Mapping Patacancha

By Merel Haverhals, Monitoring & Evaluations Volunteer

Last weekend I joined a team of two other volunteers and the Awamaki Tourism Coordinator, Giulia, to complete a GPS mapping project. We journeyed to Patacancha, the community of the oldest and largest of our five cooperatives of female artisans, to conduct surveys and to take GPS coordinates. After settling into our homestays, we began the trek to visit the homes of each and every one of the 37 women of the cooperative to collect the GPS coordinates of the houses and information that will help us determine the standard of living of each of the women. While many women live in the village itself, some live up to an hour’s walk away. With our guide Rolando, the six year old son of Graciela Laucata, we trudged through potato fields and alpaca pastures to reach even the furthest houses, enjoying the stunning scenery of the Patacancha Valley along the way. Upon arriving at the furthest house, we stumbled upon a social gathering of some of the women of Songuillay (the cooperative’s chosen name) and were immediately invited to join them for tea and snacks. This warm welcome was repeated for many other visits, and we were soon quite full with homegrown potatoes!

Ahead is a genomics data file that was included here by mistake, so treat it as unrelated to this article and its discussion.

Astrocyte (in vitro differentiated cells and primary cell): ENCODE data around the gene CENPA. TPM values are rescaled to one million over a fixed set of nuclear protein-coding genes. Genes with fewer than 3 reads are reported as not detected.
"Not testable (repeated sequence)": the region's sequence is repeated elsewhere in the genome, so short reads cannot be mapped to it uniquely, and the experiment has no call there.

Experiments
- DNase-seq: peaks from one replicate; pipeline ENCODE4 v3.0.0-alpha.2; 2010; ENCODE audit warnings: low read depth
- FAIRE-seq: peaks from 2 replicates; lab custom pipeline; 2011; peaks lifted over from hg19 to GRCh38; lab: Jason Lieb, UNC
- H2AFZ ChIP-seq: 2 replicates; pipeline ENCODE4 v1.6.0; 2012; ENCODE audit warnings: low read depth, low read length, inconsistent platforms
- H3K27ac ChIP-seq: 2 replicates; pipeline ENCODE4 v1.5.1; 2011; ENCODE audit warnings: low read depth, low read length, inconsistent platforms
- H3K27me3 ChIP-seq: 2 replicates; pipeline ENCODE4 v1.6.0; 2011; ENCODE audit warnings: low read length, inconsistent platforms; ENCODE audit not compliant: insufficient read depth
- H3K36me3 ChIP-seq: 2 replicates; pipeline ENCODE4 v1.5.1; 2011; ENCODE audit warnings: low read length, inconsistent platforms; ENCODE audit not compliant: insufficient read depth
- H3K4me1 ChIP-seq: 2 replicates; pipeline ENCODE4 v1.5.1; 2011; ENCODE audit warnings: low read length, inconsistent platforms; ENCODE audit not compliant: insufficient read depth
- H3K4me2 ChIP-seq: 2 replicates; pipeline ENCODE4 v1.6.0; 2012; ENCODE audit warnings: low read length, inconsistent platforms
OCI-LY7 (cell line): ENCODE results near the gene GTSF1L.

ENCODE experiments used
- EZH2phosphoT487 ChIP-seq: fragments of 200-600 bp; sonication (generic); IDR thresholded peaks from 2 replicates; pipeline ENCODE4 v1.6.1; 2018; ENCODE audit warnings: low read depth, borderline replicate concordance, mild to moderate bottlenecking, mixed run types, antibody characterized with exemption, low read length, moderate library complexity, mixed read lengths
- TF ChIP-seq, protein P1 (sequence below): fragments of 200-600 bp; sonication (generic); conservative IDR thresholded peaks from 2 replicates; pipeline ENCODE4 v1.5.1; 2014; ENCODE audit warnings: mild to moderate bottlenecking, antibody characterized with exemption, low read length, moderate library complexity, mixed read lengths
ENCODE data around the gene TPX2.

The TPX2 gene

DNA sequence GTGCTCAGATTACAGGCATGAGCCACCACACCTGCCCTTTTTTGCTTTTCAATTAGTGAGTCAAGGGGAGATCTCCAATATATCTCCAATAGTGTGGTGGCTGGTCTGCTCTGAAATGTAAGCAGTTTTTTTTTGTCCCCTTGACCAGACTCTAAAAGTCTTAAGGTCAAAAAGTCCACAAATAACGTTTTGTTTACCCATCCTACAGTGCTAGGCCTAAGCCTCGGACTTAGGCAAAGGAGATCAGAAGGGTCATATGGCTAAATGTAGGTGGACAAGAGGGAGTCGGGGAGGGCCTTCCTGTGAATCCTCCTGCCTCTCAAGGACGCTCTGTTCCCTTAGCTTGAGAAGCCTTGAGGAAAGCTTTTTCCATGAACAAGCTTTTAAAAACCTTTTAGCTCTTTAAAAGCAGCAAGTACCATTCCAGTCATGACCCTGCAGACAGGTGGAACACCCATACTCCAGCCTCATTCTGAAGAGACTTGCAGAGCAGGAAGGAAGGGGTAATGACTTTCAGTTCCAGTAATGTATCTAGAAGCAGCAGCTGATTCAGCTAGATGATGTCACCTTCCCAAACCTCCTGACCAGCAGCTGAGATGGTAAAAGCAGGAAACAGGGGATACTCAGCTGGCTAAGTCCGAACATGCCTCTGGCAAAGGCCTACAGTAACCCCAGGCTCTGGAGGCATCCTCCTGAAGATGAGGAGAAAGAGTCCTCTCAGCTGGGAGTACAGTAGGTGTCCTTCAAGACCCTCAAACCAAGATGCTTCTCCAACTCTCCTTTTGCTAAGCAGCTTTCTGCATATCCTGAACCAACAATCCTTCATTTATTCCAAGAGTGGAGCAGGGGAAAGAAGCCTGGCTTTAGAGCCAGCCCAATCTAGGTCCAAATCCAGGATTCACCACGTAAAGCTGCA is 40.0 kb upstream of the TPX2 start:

The GPS coordinates and information that we gathered last weekend will enable us to digitally map all of the homes of the Patacancha women, and to match that information with data on their economic well being. This will further our effort to ensure that the benefits of Awamaki’s projects are enjoyed equitably among the many women of Songuillay. It was an enlightening and enjoyable experience to visit the homes of all of the women and to catch a glimpse into the routines of their every day lives. After walking a few kilometers in their ajotas (the sandals crafted from recycled truck tires that the women always wear, even in the winter), I feel that we gained a better understanding of a community that we work with.

Merel Haverhals is a Monitoring and Evaluations Volunteer from The Hague. When she isn’t busy writing her Master’s Thesis on Fair Trade & Women’s Empowerment she enjoys hiking to local ruins around Ollanta and occasionally through corn fields when she gets lost.

About Awamaki

Awamaki is a nonprofit fair trade social enterprise dedicated to connecting Andean artisan weavers with global markets. We collaborate with women artisans to support their efforts towards educational and financial independence by co-creating beautifully handcrafted knit and woven accessories using hertiage techniques.